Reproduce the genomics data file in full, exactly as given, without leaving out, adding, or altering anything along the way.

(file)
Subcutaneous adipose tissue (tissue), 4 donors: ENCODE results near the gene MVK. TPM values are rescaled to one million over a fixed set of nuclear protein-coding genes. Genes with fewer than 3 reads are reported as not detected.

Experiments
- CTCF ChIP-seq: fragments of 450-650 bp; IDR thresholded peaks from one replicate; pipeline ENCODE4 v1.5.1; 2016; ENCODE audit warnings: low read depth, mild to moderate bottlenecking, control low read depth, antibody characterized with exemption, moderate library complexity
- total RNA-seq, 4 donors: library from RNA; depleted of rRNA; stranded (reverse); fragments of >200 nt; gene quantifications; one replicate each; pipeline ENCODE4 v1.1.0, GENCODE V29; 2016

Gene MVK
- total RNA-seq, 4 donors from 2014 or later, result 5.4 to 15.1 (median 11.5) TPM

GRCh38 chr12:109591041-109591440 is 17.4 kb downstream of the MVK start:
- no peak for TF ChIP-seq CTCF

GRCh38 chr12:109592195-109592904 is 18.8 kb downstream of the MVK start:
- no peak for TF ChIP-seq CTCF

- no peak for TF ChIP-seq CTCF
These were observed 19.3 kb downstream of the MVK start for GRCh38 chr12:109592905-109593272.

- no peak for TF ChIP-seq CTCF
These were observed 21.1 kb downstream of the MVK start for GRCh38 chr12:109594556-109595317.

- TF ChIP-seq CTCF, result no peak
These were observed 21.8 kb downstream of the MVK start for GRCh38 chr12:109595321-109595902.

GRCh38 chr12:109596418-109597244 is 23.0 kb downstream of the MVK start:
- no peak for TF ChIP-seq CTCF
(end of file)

Subcutaneous adipose tissue (tissue), 4 donors: ENCODE results near the gene MVK. TPM values are rescaled to one million over a fixed set of nuclear protein-coding genes. Genes with fewer than 3 reads are reported as not detected.

Experiments
- CTCF ChIP-seq: fragments of 450-650 bp; IDR thresholded peaks from one replicate; pipeline ENCODE4 v1.5.1; 2016; ENCODE audit warnings: low read depth, mild to moderate bottlenecking, control low read depth, antibody characterized with exemption, moderate library complexity
- total RNA-seq, 4 donors: library from RNA; depleted of rRNA; stranded (reverse); fragments of >200 nt; gene quantifications; one replicate each; pipeline ENCODE4 v1.1.0, GENCODE V29; 2016

Gene MVK
- total RNA-seq, 4 donors from 2014 or later, result 5.4 to 15.1 (median 11.5) TPM

GRCh38 chr12:109591041-109591440 is 17.4 kb downstream of the MVK start:
- no peak for TF ChIP-seq CTCF

GRCh38 chr12:109592195-109592904 is 18.8 kb downstream of the MVK start:
- no peak for TF ChIP-seq CTCF

- no peak for TF ChIP-seq CTCF
These were observed 19.3 kb downstream of the MVK start for GRCh38 chr12:109592905-109593272.

- no peak for TF ChIP-seq CTCF
These were observed 21.1 kb downstream of the MVK start for GRCh38 chr12:109594556-109595317.

- TF ChIP-seq CTCF, result no peak
These were observed 21.8 kb downstream of the MVK start for GRCh38 chr12:109595321-109595902.

GRCh38 chr12:109596418-109597244 is 23.0 kb downstream of the MVK start:
- no peak for TF ChIP-seq CTCF